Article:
Impact of giving

Cambridge turns philanthropy into impact. Now more than ever, our work takes place on a global scale. We build computers in Cambridge, grow tomatoes in Mexico, nurture leaders in Africa, empower education in India, and help protect cultures, languages and species across the planet.

Impact of giving

Philanthropic impact stories

Find out how Cambridge is working to solve the challenges we face in today's world. None of the examples described here would be possible without Cambridge’s philanthropic supporters. Their philanthropy sets the brilliant minds working at Cambridge free to pursue new ideas and change the world.

 
 
 
 
 
A scientist conducts a chemical test
Catalysis plays a vital industrial and economic role in enabling us to turn relatively inexpensive materials into high value products.
Anonymous crowd in New York City.
In order to continue providing world-class education and to conduct world-class research with the potential for global impact, Cambridge needs to attract outstanding academic staff. Here are two examples of how philanthropy is central to all that we have yet to achieve in the field of public health.
Seen left to right are: James Prothro, Professor Judith Lieu, Bobby Jamieson and Sookgoo Shin
Our graduate students are tomorrow's innovators and leaders. Your philanthropy allows them the freedom to concentrate on their studies, challenge the status quo and find ways to make the world work better. Here are two examples of how your gifts support graduate students.
Graphic showing soundwaves reaching the ear
How many is too many, and how few is too few? There is a number, yet to be identified, that could be key to an improvement in hearing for millions of people.
Amsterdam Stock Market. Photography by Perpetual Tourist.
When John Maynard Keynes wrote that ‘the social object of skilled investment should be to defeat the dark forces of time and ignorance which envelope our future,’ he could have been talking about philanthropy, and in particular the philanthropy of Bill and Weslie Janeway.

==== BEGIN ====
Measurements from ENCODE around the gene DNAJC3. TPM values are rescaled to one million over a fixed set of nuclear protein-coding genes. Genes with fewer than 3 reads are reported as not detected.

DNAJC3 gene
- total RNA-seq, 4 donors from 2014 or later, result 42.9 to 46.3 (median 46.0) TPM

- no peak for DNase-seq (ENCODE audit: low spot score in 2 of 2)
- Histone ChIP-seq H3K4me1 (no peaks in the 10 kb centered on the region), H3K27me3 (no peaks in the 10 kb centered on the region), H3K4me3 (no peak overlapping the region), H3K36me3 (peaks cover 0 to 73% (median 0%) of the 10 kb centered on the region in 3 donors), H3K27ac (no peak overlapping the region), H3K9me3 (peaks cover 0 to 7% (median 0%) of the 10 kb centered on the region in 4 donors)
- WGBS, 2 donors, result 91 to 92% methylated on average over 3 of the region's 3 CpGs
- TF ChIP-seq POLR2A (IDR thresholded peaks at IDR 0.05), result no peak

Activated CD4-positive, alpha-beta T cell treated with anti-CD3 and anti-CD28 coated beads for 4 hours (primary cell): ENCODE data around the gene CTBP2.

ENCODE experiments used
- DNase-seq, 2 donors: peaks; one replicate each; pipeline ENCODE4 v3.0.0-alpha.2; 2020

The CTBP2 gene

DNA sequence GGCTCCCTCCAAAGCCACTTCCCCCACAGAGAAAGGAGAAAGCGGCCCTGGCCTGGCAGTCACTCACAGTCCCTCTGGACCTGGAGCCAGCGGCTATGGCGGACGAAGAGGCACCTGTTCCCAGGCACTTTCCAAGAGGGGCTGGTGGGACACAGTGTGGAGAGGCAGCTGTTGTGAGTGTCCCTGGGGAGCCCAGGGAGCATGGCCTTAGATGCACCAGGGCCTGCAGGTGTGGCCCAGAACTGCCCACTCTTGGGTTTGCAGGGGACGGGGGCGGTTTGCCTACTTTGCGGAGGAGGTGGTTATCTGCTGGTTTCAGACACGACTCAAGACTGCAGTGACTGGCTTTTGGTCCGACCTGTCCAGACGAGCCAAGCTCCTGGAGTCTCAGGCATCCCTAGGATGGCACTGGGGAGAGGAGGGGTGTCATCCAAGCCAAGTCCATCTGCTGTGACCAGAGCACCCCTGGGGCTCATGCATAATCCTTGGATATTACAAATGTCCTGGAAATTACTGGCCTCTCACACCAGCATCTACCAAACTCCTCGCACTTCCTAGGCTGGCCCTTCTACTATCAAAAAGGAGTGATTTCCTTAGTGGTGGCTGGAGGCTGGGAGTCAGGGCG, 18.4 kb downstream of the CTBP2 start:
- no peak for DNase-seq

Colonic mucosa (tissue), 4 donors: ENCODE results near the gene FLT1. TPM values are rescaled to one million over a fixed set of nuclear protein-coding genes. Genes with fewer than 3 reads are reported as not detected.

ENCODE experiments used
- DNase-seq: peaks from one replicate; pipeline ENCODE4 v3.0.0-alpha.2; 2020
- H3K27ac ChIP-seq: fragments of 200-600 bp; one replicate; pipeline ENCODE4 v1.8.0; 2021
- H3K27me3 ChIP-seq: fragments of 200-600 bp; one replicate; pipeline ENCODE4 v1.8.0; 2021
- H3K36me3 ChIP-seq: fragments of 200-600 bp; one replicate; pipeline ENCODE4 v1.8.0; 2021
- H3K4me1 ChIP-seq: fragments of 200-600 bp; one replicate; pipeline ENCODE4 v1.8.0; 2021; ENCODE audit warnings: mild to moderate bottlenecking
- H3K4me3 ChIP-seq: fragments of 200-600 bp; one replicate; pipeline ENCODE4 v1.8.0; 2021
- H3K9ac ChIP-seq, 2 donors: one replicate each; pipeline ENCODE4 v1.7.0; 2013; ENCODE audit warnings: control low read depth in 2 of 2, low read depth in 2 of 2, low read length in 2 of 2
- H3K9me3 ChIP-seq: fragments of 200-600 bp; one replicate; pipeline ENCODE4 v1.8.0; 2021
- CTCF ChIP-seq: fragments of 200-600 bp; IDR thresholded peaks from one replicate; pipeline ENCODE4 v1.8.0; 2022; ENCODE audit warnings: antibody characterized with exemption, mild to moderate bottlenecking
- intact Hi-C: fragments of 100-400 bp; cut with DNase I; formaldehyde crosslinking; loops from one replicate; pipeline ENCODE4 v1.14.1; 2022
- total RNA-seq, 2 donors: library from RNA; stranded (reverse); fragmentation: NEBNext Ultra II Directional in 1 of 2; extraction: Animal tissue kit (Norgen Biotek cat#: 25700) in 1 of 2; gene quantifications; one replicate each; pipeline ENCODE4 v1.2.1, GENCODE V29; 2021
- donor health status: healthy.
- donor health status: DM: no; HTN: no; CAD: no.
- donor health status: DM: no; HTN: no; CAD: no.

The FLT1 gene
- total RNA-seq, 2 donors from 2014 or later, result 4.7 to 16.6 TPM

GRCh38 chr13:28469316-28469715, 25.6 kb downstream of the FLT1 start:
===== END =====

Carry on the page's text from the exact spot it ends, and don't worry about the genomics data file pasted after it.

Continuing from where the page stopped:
Testimonials

Discover why philanthropy matters and how it makes Cambridge better still. Hear from our donors about their philanthropic motivations and from those who have been supported by such gifts during their time at the University.

 
 
 
 
 
The Dawsons in front of the Senate House
When Peter and Christina Dawson endowed the Jean Thomas PhD Award at St Catharine’s College they made a permanent and profound contribution to the lives of countless young scholars.
Rebekah Scheuerle
Rebekah Scheuerle is a second-year Gates-Cambridge Scholar at St John’s College. She is undertaking a PhD in the BioScience Engineering Group in the Department of Chemical Engineering and Biotechnology.
Gifford Combs is shown at his admittance to the Guild of Benefactors
Ask Gifford Combs, MPhil (Queens’ 1983), what type of projects he likes to support philanthropically and he will use an interesting word: “orphans”.
Sir James Dyson
Sir James Dyson tells us what inspired him to give to Cambridge and why the world needs engineers.
Charlotte Owens is pictured with College friends
Charlotte Owens (Selwyn 2014) is an undergraduate Philosophy student. She is from Brighouse in West Yorkshire and is the first student from her sixth-form college to go to Cambridge University. She was encouraged to apply after participating in the HE+ programme in 2013.

Gift announcements

Cambridge owes its world-leading excellence in research and teaching to the generosity of its supporters. Our history is synonymous with a history of far-sighted benefaction, and the same is as true today as it has ever been.

 
 
 
 
 
Polish language, literature and culture will be a permanent feature of the University of Cambridge’s research and teaching following the signing, today, of an agreement with the University of Warsaw.
San rock art, Drakensberg
A deeper understanding of Africa’s past will be enabled through a new Professorship of the Deep History and Archaeology of Africa in the Department of Archaeology and Anthropology.
R Derek Finlay, seen with Professor Dobson and the dedication plaque
A gift from a Cambridge alumnus will support fundamental research into the causes of disorders such as Alzheimer’s and Parkinson’s disease, enabling new approaches to combat them.
Sir David Attenborough in conversation with Dame Alison Richard (Chair, Cambridge Conservation Initiative)
The Cambridge Conservation Initiative (CCI) has received an additional $1.5m of funding from one of its strongest supporters, Arcadia, a charitable fund of Lisbet Rausing and Peter Baldwin. The funding will be used to support innovative collaborations that integrate research, education, policy and practice for the conservation of the natural environment.
One of the world’s most successful inventors – with over 400 patents to his name – best known for his bi-metal kettle controls used in two billion devices worldwide, is yet again turning his attention to philanthropy at his alma mater, the University of Cambridge